Other blogs on this project

Forget Me Not Design Challenge Week 01: The Introduction

Forget Me Not Design Challenge Week 02: The EnOcean Sensor Kit, EnOcean Pi, and Raspberry Pi Model B+ Unboxing

Forget Me Not Design Challenge Posting 03: The EnOcean Sensor Kit, EnOcean Pi, and Raspberry Pi Model B+ Setup, Configuration, and FHEM Operation

Forget Me Not Design Challenge Post 05: EnOcean EOP-350 Universal Programmer Board

Forget Me Not Challenge Design Challenge Post 06: Cadsoft Eagle Schematics

Forget Me Not Challenge Design Challenge Post 07: Door Lock Monitor

Forget Me Not Challenge Design Challenge Post 08: Soldering Iron Monitor

Forget Me Not Challenge Design Challenge Post 09: Soil Moisture Monitor

Forget Me Not Challenge Design Challenge Post 10: Cat Feed Monitor

Forget Me Not Challenge Design Challenge Post 11: Project Summary



My new Tek TBS1052B-EDU scope arrived recently. To demonstrate some of the features of the new scope, I’ll measure audio signals generated by the Raspberry Pi (RPi). Figure 1 shows the test set. A Windows XP computer running PuTTY and Xming will be used to communicate and control the RPi. The audio output ports of the RPi will be connected to the scope using a breakout cable. A speaker test program running on the RPi will generate test tones that will be measured on the scope.



Figure 1


The Tek 1052B-EDU Oscilloscope is part of the education series of scopes comes from Tektronix and provides extra features for setting up and managing electronics labs for instructors. Several software packages are provided with the scope and include:


  • OpenChoice Desktop is tool for screen capture, waveforms, and controlling the scope.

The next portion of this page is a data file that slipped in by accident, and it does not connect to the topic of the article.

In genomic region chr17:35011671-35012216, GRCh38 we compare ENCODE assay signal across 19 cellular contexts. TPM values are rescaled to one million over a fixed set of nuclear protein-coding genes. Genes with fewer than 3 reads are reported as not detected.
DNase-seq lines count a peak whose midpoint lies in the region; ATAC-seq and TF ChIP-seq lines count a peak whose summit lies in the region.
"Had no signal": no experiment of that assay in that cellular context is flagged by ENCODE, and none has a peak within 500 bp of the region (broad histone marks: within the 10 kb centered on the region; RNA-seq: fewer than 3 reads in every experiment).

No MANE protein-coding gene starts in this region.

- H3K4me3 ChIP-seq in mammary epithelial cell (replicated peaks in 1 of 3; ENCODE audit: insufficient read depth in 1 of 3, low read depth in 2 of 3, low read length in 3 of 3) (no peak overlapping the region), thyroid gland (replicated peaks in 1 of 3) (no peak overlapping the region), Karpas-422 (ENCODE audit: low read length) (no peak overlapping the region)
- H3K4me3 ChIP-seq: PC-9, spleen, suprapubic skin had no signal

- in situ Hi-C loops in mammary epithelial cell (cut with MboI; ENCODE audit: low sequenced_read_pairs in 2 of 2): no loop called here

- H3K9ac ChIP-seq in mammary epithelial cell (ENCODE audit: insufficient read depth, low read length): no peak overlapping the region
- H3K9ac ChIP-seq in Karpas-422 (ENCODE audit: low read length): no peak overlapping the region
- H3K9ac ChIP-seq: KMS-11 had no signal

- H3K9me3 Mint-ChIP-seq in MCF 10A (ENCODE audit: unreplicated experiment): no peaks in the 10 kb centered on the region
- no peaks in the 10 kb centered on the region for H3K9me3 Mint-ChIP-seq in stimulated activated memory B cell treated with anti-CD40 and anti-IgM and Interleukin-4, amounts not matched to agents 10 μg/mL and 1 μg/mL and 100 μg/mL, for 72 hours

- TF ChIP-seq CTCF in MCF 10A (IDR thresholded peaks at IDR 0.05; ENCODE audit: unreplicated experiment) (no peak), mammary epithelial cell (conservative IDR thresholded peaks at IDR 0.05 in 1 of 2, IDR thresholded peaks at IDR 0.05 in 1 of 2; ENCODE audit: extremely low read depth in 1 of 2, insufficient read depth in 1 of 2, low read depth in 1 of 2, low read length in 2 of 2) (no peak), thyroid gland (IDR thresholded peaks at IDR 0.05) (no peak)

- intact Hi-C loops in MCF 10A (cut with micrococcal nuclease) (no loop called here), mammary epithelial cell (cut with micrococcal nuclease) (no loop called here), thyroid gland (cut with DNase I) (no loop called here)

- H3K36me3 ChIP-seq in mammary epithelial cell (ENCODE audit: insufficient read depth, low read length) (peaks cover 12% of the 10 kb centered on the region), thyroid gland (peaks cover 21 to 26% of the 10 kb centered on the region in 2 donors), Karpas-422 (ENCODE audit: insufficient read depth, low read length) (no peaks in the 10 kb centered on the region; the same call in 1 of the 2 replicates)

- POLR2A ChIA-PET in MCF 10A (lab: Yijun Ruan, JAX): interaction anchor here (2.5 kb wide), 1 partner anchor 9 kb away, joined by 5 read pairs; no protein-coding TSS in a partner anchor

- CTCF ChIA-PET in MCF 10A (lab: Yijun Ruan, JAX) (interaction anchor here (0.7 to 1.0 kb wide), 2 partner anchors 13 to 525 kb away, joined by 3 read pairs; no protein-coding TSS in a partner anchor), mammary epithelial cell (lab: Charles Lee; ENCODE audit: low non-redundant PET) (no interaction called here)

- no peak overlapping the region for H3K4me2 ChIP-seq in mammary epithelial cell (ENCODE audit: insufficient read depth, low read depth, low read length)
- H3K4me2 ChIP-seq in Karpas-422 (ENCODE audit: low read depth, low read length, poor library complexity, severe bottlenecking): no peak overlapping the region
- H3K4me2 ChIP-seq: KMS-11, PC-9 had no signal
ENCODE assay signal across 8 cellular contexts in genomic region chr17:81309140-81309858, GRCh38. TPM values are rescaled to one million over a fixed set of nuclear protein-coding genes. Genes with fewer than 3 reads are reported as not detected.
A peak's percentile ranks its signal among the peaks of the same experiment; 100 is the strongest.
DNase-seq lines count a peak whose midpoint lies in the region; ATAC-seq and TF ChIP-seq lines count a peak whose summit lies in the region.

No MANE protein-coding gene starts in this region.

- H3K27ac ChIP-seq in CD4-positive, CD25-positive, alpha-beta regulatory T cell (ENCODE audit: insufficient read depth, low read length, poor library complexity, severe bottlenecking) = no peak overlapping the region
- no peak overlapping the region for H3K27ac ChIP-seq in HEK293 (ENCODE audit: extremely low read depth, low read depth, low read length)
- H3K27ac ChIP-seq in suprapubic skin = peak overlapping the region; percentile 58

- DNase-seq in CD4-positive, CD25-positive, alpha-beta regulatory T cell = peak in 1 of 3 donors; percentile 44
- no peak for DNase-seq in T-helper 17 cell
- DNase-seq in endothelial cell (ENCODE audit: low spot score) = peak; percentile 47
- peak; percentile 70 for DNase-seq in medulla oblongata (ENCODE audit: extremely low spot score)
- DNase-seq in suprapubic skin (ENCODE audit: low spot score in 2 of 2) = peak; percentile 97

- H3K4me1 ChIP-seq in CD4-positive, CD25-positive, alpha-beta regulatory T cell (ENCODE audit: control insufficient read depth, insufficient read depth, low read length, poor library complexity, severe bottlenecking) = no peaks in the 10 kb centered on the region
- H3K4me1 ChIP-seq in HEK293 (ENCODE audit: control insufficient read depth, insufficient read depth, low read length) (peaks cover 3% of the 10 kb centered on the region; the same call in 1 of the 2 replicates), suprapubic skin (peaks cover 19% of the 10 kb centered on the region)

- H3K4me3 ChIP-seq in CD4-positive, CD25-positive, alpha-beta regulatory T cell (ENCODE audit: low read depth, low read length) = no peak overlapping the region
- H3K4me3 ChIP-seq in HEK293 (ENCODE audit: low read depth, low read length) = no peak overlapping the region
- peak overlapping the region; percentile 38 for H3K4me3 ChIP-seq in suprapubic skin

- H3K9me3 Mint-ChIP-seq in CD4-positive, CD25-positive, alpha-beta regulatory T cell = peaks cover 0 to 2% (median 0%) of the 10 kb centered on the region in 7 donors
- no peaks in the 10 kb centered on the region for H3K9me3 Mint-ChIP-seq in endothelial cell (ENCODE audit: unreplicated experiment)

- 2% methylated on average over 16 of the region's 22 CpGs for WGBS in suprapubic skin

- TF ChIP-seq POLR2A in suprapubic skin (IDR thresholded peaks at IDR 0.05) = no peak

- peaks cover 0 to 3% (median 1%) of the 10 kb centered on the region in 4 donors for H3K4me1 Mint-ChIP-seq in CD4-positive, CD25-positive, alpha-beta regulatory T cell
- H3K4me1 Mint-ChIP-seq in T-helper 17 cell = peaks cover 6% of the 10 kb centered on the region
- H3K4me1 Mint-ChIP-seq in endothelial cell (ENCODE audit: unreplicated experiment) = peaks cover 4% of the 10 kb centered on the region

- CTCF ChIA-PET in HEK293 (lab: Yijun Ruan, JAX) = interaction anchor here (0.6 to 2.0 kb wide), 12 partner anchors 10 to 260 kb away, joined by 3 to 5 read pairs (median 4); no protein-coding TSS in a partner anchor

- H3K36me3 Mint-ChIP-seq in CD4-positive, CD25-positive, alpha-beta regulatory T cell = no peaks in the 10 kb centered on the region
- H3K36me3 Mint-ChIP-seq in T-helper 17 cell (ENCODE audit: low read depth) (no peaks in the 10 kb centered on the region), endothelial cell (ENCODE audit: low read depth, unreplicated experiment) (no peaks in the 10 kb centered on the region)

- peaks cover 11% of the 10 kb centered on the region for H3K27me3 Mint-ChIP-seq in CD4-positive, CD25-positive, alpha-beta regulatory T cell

• TekVISA provides connectivity using the Virtual Instrument Software Architecture (VISA) standard.
  • PC Courseware Editor is a tool for creating, editing, and managing course and lab material for use with the scope.

Tek Scope Firmware Update

The TBS1052B-EDU is a dual channel 50 MHz oscilloscope with a 1.0 GS/Ss sample rate per channel. This input sensitivity ranges between 2 mV to 5/div and comes with two 50 MHz 10 MW 10x scope probes. It also has a nice large 7 inch color LCD display, and provides a lot of functions like time and amplitude cursors, math functions, and will show the FFT of the a signal [1] [2] [3]. Figure 2 shows the scope with channel 1 connected to the scope probe compensation signal.



Figure 2


The Read Me First instruction recommends updating the firmware of the scope. The firmware version was found to be FV:2.02 by pressing the [4]


Utility button than more -> more-> System Status -> Misc.


The latest version of the firmware is FV:2.52, so I copied the firmware onto a USB drive and placed it in the front USB port of the scope. The firmware update procedure is as follows:


Utility -> more -> File Utilities -> more -> Update Firmware -> Update firmware